He's on fire....again!
John Tesh - the one time host of Entertainment Tonight and the source of endless material for comedians everywhere. Did you know he wrote the NBA basketball theme for NBC? Seriously! Now every time you hear that tune, you'll shudder with fear. But that shouldn't stop you from getting into some digital two on two, should it?
Two on two basketball, no goal tending, five fouls and the opponents get a free throw. So states the rules of NBA Showtime. If you've ever played NBA Jam, then you already know the basics - the familiar cheap computer opponents, the lackluster single player mode, and the endless back and forth gameplay. Nonetheless, the Dreamcast version manages to capture the arcade fun, despite some noticeable snafus.
Indeed, single player will get boring. It's fun for a quick full 4-quarter game, but I've never thought of NBA Jam/Showtime as a game to play for hours on end by yourself. While you can save your game records under a name and pin I.D., there is no season mode.
When you shoot for the hoop, oddly enough, your computer-controlled teammate will jump as well; after you drain the three-pointer, that same teammate might grab the rim from his airborne descent. Maybe he was waiting for the alley-oop, but it's as if there's something not quite right with the drone member of your team. The same problem has shown up in the arcade version, but other than the complete weirdness of it, it doesn't deter the gameplay.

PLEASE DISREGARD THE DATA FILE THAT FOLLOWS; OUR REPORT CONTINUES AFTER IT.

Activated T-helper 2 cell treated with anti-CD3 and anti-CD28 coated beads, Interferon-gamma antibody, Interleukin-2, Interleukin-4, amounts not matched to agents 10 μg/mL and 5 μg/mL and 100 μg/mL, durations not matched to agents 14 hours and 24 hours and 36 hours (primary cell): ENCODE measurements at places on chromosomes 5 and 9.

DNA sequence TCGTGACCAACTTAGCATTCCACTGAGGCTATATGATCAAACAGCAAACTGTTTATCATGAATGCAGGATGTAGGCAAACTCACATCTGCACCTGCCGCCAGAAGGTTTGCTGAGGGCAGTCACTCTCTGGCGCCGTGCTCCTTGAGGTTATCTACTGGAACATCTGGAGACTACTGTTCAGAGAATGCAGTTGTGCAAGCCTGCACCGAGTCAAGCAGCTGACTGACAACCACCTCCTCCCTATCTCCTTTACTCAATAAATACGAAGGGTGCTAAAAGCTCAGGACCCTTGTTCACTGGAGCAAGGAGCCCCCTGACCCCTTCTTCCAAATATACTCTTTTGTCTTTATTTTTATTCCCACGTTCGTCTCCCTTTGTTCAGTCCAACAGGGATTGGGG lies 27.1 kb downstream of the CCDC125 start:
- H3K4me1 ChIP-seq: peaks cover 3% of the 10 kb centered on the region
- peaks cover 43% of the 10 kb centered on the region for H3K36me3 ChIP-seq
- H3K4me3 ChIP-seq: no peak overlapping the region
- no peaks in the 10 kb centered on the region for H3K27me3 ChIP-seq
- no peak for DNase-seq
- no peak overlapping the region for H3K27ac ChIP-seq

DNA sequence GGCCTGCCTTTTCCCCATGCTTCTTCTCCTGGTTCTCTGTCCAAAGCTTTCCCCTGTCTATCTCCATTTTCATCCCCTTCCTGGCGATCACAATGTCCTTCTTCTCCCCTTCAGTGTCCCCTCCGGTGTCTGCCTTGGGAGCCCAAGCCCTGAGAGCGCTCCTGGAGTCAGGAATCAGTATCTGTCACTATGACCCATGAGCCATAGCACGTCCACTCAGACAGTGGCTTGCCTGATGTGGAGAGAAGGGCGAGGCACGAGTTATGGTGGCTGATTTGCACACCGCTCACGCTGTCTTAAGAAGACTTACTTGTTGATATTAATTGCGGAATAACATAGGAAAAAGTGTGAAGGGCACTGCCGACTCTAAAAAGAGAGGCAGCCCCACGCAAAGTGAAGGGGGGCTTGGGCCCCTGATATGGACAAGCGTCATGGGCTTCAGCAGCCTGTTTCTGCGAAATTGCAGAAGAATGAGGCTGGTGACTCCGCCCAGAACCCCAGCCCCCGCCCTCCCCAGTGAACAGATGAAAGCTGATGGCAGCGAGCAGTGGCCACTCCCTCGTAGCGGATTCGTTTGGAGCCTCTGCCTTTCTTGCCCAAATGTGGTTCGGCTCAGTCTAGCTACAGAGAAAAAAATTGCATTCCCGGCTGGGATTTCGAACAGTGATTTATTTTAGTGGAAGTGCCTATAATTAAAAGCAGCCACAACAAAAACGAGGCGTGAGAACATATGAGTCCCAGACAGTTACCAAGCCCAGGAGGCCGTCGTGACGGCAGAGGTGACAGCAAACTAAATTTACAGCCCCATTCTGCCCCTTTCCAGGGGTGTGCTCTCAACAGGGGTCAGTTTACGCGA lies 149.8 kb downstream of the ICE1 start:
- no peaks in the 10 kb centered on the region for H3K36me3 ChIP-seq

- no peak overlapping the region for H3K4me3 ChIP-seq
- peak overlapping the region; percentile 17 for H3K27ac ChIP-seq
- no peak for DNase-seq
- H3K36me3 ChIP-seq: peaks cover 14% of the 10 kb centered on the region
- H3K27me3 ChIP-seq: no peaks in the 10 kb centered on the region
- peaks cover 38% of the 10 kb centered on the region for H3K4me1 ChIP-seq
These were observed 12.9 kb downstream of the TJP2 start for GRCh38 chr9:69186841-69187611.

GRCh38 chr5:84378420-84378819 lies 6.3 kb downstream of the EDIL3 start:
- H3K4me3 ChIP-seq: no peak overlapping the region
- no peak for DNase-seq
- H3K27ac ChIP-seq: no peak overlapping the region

New to the Midway b-ball series is a Create-a-Player option. As incentive to keep playing, you can build up a player's statistics. The more you win, the better the player you can create. Unfortunately, you're limited to the set faces and mascot heads you're given. There's no way to put a reasonable facsimile of yourself among the ballers of the NBA. And mascots can only wear their original uniforms. Bummer.
At the end of every quarter, the camera arcs around the stop-motioned players in a pseudo bullet-time effect. The freeze frame shows one of the graphical problems of the game's engine - collision detection. I've seen a goal tending call when the player jumped from behind the backboard to put an arm straight through a basketball. One time, the camera froze on Chris Webber riding Kobe Bryant piggyback. Now that's something you'll never see in a real game...well, maybe with Dennis Rodman...ahem... The point is, the effect could have been altered so as not to blatantly show these flaws.
On the Dreamcast, the graphics really shine. This looks like it came straight off the arcades. From the outrageous jams to the flash bulbs going off around the stadium, the port is done well. The overblown characters fit well with the less than serious nature of the game. The animation isn't nearly as good as NBA2K, but it isn't expected to be. This is simply the prettiest version of NBA Jam on a console yet.
As in previous games, there's a wide range of witty remarks, including a few insults and color commentary. And yes, even John Tesh's signature tune is in here. Bet you'll wanna go out and buy all of his new age classical CDs now. The other music in the game is mostly background filler - trying for a hip-hop style beat to complement the action.
The additions of free-throws keep the game from becoming a shoving match, adding some balance to the multi-player. Add in the updated rosters and familiarity of the classic Jam mechanics, and you'll find the Dreamcast edition a worthy title. Despite the stop-motion glitches and the erratic drones, playing with a gang of pals is fun. While I can't quite say the same for the other versions of the game, if you're starting to get somewhat Blitzed out and are looking for a change of sport, then it's Showtime, baby.